‘Kerry Sea Designs aims to support organisations working to protect and educate people about a jewel in Australia’s crown, the Great Barrier Reef.’ The GBR is listed under all four natural World Heritage criteria for its outstanding universal value. It stretches 2,300 kilometres along the Queensland coast and includes over 2,900 reefs, and around 940 islands and cays.
‘It is an absolutely incredible thing. As it has been such a huge source of inspiration for me, I naturally want to do something for it!
A portion of profits each year, as much as we can afford, is donated not to Ferraris, champagne and an indulgent lifestyle, but to something that matters, something that will make a small difference to the world.’
Kerry Sea donates both to the Lizard Island Research station and also the WWF animal adoption program.
Lizard Island research station
‘I got to visit the station several years ago and remember a research project which was working out how fast Coral trout grow, by examining growth rings in the bones in their ears. Amazing stuff! We know so little about the Reef and the research station does a lot to uncover some of the mysteries surrounding it’.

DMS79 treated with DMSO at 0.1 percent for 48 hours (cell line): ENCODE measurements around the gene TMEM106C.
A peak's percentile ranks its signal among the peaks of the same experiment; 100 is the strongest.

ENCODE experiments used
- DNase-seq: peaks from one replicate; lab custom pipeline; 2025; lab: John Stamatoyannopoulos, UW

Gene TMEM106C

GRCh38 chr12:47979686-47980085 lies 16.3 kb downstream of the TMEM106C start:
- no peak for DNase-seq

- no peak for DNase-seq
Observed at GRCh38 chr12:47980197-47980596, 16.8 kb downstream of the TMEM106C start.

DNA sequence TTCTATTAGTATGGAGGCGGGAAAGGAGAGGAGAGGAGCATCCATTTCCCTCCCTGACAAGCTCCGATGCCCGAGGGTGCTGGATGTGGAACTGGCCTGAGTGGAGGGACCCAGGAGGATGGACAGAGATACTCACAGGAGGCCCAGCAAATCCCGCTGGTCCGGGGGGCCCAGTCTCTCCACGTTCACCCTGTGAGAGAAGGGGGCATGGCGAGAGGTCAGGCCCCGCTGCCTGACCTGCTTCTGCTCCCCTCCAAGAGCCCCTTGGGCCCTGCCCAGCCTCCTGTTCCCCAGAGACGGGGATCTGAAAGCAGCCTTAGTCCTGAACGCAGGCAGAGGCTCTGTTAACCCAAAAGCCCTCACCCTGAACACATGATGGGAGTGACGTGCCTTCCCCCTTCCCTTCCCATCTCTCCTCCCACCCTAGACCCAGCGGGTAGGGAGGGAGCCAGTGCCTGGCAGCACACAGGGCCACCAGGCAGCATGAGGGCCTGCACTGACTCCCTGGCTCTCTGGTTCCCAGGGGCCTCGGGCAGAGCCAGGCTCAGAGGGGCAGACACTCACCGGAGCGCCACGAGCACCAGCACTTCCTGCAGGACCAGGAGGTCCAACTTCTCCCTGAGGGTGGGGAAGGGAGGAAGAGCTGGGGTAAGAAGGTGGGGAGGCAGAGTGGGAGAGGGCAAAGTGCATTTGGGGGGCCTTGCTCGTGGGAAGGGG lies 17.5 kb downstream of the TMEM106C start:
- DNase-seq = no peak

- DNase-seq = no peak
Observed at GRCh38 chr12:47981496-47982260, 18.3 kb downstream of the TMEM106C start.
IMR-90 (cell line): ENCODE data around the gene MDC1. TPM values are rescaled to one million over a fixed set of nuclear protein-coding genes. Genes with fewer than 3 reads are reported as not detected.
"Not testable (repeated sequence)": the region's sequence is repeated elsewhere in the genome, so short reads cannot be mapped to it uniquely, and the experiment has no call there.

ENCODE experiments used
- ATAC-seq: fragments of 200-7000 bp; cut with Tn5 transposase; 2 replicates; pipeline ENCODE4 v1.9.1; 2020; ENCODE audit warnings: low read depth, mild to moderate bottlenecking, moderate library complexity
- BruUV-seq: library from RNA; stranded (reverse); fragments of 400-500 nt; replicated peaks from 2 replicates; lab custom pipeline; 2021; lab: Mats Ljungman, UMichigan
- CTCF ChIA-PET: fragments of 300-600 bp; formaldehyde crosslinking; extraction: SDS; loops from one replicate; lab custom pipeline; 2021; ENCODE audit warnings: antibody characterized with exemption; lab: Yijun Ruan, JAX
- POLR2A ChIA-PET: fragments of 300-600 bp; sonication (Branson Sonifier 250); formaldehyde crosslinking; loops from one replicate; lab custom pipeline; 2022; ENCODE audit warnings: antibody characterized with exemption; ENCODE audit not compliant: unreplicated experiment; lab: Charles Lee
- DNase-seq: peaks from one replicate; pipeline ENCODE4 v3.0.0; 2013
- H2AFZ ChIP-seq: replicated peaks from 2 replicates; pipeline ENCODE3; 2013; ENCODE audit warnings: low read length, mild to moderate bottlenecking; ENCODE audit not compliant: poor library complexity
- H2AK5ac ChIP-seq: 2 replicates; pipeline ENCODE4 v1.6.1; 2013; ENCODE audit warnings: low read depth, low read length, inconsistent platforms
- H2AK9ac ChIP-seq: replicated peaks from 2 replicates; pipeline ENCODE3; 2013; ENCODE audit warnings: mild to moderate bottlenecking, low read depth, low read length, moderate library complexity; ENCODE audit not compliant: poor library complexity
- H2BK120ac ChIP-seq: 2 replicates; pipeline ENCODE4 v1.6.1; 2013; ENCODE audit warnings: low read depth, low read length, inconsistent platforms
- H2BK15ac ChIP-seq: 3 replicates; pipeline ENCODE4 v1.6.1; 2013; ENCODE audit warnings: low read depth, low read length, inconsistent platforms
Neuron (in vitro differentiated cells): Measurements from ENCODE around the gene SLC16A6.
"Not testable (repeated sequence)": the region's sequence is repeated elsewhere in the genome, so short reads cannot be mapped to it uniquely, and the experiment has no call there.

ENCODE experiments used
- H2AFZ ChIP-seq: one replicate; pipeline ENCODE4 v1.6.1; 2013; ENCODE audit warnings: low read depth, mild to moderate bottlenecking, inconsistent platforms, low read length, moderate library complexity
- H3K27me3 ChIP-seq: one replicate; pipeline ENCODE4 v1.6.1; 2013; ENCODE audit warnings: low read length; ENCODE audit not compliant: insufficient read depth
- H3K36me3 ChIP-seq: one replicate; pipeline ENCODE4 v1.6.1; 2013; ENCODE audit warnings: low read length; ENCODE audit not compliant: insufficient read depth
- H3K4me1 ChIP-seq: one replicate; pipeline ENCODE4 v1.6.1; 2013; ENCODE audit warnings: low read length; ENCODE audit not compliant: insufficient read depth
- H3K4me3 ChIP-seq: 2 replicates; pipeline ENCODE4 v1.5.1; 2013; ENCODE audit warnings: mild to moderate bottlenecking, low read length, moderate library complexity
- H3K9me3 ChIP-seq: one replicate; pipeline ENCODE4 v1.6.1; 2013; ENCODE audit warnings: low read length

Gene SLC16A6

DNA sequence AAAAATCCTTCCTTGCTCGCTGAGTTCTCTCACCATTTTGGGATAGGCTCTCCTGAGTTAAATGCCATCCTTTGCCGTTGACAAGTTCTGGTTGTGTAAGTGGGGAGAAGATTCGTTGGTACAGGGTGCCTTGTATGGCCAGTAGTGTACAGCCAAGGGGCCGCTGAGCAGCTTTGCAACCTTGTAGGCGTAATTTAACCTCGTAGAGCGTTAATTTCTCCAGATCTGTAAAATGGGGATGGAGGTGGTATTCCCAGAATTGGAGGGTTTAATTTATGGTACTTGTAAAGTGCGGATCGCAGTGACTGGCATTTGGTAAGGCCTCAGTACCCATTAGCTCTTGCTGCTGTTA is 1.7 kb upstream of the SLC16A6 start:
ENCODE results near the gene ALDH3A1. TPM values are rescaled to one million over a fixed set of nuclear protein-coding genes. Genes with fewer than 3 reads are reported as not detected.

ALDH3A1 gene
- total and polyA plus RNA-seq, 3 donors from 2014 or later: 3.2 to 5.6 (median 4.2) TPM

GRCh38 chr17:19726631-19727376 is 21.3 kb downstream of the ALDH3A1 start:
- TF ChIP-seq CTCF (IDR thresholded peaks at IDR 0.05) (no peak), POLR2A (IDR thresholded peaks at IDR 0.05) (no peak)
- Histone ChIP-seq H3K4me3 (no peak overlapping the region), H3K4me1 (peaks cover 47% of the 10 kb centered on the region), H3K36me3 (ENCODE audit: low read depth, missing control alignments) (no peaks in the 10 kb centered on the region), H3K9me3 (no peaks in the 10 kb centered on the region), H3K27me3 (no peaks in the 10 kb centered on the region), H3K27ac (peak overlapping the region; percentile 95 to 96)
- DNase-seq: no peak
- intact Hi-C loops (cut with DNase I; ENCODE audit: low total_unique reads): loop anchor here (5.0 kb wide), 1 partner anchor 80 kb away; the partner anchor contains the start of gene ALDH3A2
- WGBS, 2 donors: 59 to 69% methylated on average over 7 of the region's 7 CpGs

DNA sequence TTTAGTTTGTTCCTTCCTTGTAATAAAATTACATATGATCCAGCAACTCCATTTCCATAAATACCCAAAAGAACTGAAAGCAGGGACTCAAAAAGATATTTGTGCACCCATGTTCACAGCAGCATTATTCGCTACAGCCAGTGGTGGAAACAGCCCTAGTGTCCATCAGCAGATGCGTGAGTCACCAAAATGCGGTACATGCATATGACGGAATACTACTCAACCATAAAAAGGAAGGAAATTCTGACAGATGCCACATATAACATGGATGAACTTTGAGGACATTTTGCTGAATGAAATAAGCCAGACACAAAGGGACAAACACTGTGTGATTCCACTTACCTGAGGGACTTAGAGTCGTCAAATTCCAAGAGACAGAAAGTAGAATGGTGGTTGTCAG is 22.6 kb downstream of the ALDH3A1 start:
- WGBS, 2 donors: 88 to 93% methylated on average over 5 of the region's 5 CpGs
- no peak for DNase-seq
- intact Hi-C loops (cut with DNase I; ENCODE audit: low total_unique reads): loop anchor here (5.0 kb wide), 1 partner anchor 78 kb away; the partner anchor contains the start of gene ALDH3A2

The Lizard Island Research Station is owned and operated by the Australian Museum. Resarchers there conduct about 100 different research projects each year. From the research work conducted at Lizard Island, more than 1,200 scientific publications have been produced by Australian and international researchers since the Station first started in 1973. This valuable information is used by reef managers to conserve coral reefs, which are proving to be an increasingly vulnerable resource.
With more than 50 years’ experience at an international level, and more than 25 years of operation in Australia, WWF is the world’s largest and most respected independent conservation organisation.
6 out of seven of the worlds species of marine turtles are found on the Great Barrier reef.
Kerry Sea sponsors ‘Hector’, who represents the endangered green turtles.
‘Sponsorship is a great way to give regularly to help an excellent organization to work consistently to help protect the reef’
In some parts of the Reef, turtles like Hector are being affected by the fibropapilloma (FP) virus, which may cause blindness, immobility, the obstruction of internal organs and death among young green turtles. The virus may be occurring because of pollutants from industry or pesticides washing into the Reef. Protecting the reef has benefits beyond conservation – it is also an investment in the continued security of coastal communities and provides significant benefits to the Australian economy. Reef industries, such as tourism and fishing, which contribute approximately $5.4 billion annually to the Australian economy and support about 69,000 jobs, are reliant on a healthy environment